District Administration December2017 - 34
The programs are having a positive
impact. Attendance, particularly among
students who have visited the district's
health clinics, has improved, while
youngsters who participate in the Homework Diners have shown academic gains,
"It opens up a whole new ball game,"
she says. "It's more work, but it's worth it."
Giving families a voice
Smaller districts, particularly low-income
systems, also have taken up the community schools cause.
Programs at the predominantly Hispanic West Chicago district rest on five
pillars: academic achievement, health,
stable families, community engagement
and emergency preparedness, says Johns,
The district operates food pantries and
offers mental health services and nutrition classes. Among its more unique programs are leadership, language and computer classes for parents, many of whom
feel like they will get better jobs if they
improve their skills.
Parents also learn how to get involved
in local issues and how to organize community activities, says Johns.
"We're countering the impact of people feeling marginalized-we're teaching
them how to have a voice," he says.
The services, which are overseen by
the district's director of community partnerships, also provide a sense of comfort
for educators. Principals can now go to
their school's community coordinator to
get professional help for students in distress, Johns says.
Similarly, in Escambia County
Schools on the Florida panhandle, teacher
retention rates have hit an all-time high
at C.A. Weis Elementary. The district
launched its first community program
there in 2015, Superintendent Malcolm
The efforts-which include a schoolbased clinic and have gone as far as helping parents prepare tax returns-are also
opening the eyes of various stakeholders
to the problems that public school districts grapple with, Thomas says.
"Education happens everywhere in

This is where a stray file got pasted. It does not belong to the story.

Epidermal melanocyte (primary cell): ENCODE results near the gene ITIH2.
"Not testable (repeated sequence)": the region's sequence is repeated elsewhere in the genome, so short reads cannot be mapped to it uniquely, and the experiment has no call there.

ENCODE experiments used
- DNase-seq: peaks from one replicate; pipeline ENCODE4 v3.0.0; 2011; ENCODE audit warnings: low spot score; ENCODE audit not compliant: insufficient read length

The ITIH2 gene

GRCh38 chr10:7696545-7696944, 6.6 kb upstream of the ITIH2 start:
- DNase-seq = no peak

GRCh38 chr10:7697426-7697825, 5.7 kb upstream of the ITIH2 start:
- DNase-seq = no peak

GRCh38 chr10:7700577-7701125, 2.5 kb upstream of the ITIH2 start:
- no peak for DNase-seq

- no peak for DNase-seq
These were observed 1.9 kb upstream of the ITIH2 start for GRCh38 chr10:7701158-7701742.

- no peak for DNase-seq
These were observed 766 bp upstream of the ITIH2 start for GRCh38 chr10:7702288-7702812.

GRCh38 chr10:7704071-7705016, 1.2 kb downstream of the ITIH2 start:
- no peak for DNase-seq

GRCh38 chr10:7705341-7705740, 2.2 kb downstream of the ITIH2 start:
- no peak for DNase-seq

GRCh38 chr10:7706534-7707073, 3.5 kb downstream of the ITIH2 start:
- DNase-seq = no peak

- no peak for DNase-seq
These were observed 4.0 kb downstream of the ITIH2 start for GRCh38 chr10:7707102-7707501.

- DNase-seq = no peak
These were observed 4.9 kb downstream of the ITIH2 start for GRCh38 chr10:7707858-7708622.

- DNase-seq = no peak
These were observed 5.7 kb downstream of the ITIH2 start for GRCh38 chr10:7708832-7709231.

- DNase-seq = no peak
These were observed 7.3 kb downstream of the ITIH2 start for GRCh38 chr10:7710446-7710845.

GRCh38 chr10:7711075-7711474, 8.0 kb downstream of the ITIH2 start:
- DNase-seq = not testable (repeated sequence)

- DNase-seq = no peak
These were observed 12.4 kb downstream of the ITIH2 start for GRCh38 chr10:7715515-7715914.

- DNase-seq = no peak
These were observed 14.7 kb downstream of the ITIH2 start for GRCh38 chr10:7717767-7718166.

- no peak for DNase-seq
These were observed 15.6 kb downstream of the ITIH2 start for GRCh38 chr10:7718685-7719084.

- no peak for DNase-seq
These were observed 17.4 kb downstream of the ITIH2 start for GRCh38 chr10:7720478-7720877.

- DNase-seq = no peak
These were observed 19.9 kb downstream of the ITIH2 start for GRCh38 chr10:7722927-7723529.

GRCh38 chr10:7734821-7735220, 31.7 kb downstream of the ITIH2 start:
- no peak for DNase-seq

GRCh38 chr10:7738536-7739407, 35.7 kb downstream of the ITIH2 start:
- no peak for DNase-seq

the community, so don't just sit on the
sidelines and point your fingers at schools
Chicago Elementary School District
provides parents with classes in
leadership, English language, job
skills and community organizing.
and shake your heads," Thomas says.
"Get in the game-get on the field with
us and you're going to see we have challenges external to our schools that are
pretty debilitating." DA
Matt Zalaznick is senior associate editor.
A partner in finding partners
Administrators who don't feel their staffs have the time to
manage community programs have contracted with outside
groups to organize and oversee services.
Communities in Schools, which partners with about
400 districts in 25 states, has been helping administrators
provide non-academic supports to students in high-need
schools for about 40 years, says Gary Chapman, the nonprofit's executive vice president for business development.
A school provides about two-thirds of the funding to
bring a full-time Communities in Schools coordinator into
The nonprofit generates the rest of the funding from
community organizations and private donors. The coordinator's first step is to help a school conduct a needs assessment to determine what services to offer.
The organization also provides extensive data tracking
to make sure the supports are having the intended impact.
Schools in its network have shown increases in graduation and attendance, higher fourth- and eighth-grade
34 December 2017
reading scores, and a reduction in dropouts, Chapman
adds. "We're accelerating how much a district can do on its
own," Chapman says.
HELPING HAND-A Communities in Schools
coordinator, left, with students at Wakefield High
School in Arlington, Virginia.